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Nowadays, news of abduction, murder, rape, and anything evil in the world is surprisingly common. Esther Anuhya is one of the many who lost their lives going about their daily routine. The 23-year-old software engineer was on her way to work in Mumbai from Machilipatnam when she went missing on January 5.
After nine days of intensive searching, the family of the victim managed to find her body, half-burnt and highly decomposed in an isolated location near the Eastern Express Highway in the city’s suburb of Kanjurmarg on January 16. The engineer was heading to work at Tata Consultancy Services (TSC), when she was last seen leaving the Lokmanya Tilak Terminus. According to reports, Esther’s 60-year-old father and uncle identified the body with the aid of a golden ring on her finger.
To complicate matters, the family of the deceased has accused the police of incompetence while searching for their daughter; a family member said, “Esther’s phones were traced to Bhandup and Kamathipura at least a week ago. Had the cops bothered to search these areas, maybe our daughter could have been rescued.”
The post-mortem received from a local hospital revealed that the body’s condition showed signs of sexual assault as injuries to her private parts were evident. A lot of people were distraught by the sudden loss of Esther; Abraham Mathai, president of Indian Christian Voice described the predicament as something “very sad and disheartening.” He said:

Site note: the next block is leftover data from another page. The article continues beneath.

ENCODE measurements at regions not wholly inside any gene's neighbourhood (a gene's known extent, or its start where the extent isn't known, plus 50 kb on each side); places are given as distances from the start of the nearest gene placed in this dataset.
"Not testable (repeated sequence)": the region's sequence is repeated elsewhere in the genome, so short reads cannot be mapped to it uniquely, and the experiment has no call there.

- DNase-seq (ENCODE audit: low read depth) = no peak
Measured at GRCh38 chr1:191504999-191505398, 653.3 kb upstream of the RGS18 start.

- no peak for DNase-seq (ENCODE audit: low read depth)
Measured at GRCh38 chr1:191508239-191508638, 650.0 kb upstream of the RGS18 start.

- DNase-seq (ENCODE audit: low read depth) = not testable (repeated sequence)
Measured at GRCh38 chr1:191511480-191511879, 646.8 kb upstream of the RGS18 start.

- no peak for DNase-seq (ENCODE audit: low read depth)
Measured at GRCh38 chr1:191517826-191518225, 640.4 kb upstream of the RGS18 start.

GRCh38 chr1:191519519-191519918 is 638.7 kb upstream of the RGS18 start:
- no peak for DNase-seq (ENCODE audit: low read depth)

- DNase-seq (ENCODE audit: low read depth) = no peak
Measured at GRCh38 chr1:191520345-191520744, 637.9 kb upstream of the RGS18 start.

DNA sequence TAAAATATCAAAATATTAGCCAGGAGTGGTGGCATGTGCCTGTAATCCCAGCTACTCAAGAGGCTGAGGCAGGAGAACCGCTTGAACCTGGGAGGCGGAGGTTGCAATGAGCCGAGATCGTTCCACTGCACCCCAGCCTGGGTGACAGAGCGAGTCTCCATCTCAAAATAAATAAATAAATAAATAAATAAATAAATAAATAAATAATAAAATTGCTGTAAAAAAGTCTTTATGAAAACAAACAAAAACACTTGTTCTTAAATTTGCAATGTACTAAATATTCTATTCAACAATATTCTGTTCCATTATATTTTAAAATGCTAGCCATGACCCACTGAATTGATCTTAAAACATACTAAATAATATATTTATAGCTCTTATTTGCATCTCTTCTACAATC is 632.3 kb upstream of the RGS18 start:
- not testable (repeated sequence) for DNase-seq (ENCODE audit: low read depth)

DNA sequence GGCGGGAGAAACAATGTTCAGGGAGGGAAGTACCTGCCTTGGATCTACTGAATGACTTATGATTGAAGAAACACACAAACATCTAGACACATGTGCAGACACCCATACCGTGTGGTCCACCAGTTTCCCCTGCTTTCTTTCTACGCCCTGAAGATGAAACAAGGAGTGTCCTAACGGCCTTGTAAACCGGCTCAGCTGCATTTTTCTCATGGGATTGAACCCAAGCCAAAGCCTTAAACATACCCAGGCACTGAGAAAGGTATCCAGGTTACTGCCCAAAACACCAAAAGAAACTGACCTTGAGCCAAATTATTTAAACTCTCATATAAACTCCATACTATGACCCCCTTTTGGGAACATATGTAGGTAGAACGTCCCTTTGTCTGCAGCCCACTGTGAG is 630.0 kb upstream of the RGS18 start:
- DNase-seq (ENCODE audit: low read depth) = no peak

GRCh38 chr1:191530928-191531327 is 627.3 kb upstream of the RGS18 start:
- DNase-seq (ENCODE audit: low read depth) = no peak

“It is shocking to learn that the body of the missing girl was tracked down by her father and colleagues in Bhandup. It is suspected to be a case of rape and murder, which will unravel after the post-mortem. Had the crime branch, whom I was in touch with on behalf of the family, launched an immediate rescue mission by thoroughly combing the Bhandup location of the last call on her phone, her life may have been saved.”
The frequency of crimes of such cruelty have increased in India and consequently should inspire serious focus on rescue schemes. The schemes should ensure that the right channels are being utilized to address cases of missing individuals in a timely matter so that loss of life and suffering to implicated individuals can be avoided.
Recently, Esther’s murderer was identified as the 28-year-old Chandrabhan Sanap, who posed as a private taxi driver. The criminal offered to drop the victim off sometime before dawn and once she was within his reach, he sexually assaulted and killed her in the mangroves near Kanjurmarg. Sanap was later arrested and claimed that he attempted to rape Esther but failed. However, his accomplice, Nandkumar Sahu, said otherwise, saying Sanap had admitted to him in confidence that he had raped and murdered the girl.
Esther Anuhya had her whole life ahead of her but sadly, it was taken from her. Despite the fact Esther has become known as the techie murder and rape victim, she should be remembered as a successful software engineer who despite all odds strived for excellence. Esther’s story, though a nightmare to her loved ones, must serve as a reality check to all young women out there. It must be seen as a reminder of the world’s brutality.
Image credit: RIP – Esther Anuhya via Facebook.com